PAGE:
• The LEI includes 10 factors:
  • Average weekly hours, manufacturing
  • Average weekly initial claims for unemployment insurance
  • Manufacturers’ new orders, consumer goods and materials
  • ISM® Index of New Orders
  • Manufacturers’ new orders, nondefense capital goods excluding aircraft orders
  • Building permits, new private housing units
  • Stock prices, 500 common stocks
  • Leading Credit Index™
  • Interest rate spread, 10-year Treasury bonds less federal funds
  • Average consumer expectations for business conditions

The overall strength of these factors and trends is seen as a positive indicator for the U.S. economy. However, the Conference Board noted that the latest results do not reflect the full impact of the Russian invasion of Ukraine which could result in slower than anticipated growth in the first half of the year. Given these risks, the Conference Board revised its growth projection for the U.S. economy to 3.0% year-over-year GDP growth. While acknowledging the risks, the trends remain favorable and supports a positive view on the economy which should support financial markets.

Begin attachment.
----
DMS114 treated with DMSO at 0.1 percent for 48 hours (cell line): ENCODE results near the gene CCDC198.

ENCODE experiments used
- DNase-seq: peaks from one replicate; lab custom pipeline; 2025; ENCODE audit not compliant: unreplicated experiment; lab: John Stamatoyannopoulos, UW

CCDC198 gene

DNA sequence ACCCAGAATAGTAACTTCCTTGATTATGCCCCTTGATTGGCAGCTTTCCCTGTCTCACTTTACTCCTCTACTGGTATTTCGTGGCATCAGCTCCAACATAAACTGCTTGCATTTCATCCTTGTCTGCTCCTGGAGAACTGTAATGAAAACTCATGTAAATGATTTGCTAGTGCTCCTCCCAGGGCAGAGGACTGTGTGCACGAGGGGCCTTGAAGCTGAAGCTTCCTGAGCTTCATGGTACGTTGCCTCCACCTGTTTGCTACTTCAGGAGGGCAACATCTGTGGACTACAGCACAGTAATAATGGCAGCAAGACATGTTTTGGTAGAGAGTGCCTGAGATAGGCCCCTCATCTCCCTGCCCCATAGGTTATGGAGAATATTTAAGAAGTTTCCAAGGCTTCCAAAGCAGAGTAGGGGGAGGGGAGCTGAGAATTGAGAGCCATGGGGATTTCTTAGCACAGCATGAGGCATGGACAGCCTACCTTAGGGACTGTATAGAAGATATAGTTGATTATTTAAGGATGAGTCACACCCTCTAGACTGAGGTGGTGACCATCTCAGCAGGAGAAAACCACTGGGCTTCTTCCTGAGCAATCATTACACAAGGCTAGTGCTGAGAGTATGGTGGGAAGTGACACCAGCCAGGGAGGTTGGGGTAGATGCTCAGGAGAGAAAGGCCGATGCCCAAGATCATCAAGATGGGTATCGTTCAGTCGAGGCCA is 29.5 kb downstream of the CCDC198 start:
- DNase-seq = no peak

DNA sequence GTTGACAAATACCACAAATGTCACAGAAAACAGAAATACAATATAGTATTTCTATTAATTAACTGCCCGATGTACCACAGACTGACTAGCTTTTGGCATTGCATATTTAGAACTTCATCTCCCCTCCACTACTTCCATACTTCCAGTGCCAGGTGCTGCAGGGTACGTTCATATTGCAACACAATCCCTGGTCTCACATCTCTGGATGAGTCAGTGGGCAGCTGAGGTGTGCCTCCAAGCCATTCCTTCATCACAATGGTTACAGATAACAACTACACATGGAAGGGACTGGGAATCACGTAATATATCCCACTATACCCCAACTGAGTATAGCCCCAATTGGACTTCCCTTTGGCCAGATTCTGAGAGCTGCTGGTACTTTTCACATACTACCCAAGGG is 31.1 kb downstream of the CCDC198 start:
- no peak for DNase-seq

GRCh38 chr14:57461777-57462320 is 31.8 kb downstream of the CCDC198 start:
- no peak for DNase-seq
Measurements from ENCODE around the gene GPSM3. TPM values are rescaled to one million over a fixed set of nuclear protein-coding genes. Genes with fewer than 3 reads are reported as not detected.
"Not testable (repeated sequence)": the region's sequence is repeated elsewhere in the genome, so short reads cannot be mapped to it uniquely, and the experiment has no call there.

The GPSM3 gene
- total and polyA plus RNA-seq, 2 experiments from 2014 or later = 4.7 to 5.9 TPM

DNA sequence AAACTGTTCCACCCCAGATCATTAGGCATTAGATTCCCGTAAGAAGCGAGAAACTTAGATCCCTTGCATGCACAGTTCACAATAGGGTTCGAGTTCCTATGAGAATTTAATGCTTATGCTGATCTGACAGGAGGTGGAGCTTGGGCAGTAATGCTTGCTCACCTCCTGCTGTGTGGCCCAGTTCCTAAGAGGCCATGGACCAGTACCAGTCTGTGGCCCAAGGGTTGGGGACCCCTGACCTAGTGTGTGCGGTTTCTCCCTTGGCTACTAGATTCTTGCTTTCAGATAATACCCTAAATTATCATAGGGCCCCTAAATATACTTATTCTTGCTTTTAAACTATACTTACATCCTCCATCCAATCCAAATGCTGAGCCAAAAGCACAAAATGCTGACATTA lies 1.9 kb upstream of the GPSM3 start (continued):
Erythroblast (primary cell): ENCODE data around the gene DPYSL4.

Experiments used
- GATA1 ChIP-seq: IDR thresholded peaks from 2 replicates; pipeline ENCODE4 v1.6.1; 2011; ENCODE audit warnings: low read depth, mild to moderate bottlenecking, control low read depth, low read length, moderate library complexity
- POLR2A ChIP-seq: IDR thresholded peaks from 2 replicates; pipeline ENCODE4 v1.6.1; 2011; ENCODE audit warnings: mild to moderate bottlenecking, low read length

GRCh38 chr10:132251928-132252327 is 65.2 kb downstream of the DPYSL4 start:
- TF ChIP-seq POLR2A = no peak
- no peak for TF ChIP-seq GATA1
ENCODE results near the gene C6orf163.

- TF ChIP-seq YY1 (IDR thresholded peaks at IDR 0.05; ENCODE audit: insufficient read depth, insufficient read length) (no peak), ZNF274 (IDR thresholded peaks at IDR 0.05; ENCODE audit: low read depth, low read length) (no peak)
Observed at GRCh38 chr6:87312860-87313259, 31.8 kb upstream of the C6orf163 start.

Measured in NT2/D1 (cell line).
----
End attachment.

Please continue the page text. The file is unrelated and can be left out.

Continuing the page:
Thinking Ahead

The financial markets reflect a complex dynamic of factors such as rising rates in the face of inflation, cautious investor sentiment catalyzed by the Ukrainian War, and ongoing growth in U.S. GDP as recovery continues from the pandemic and supply chain constraints. History would suggest that markets tend to react to such complexity by caution in the short term that is inconsistent with medium- and longer-term returns.

Pallas Capital Advisors will continue to monitor economic, political, and corporate data for implications to markets.

Mark-Bogar

Mark A. Bogar, CFA®, CAIA®
Chief Investment Officer
Pallas Capital Advisors

Stephen Kylander

Stephen Kylander
Senior Portfolio Manager
Pallas Capital Advisors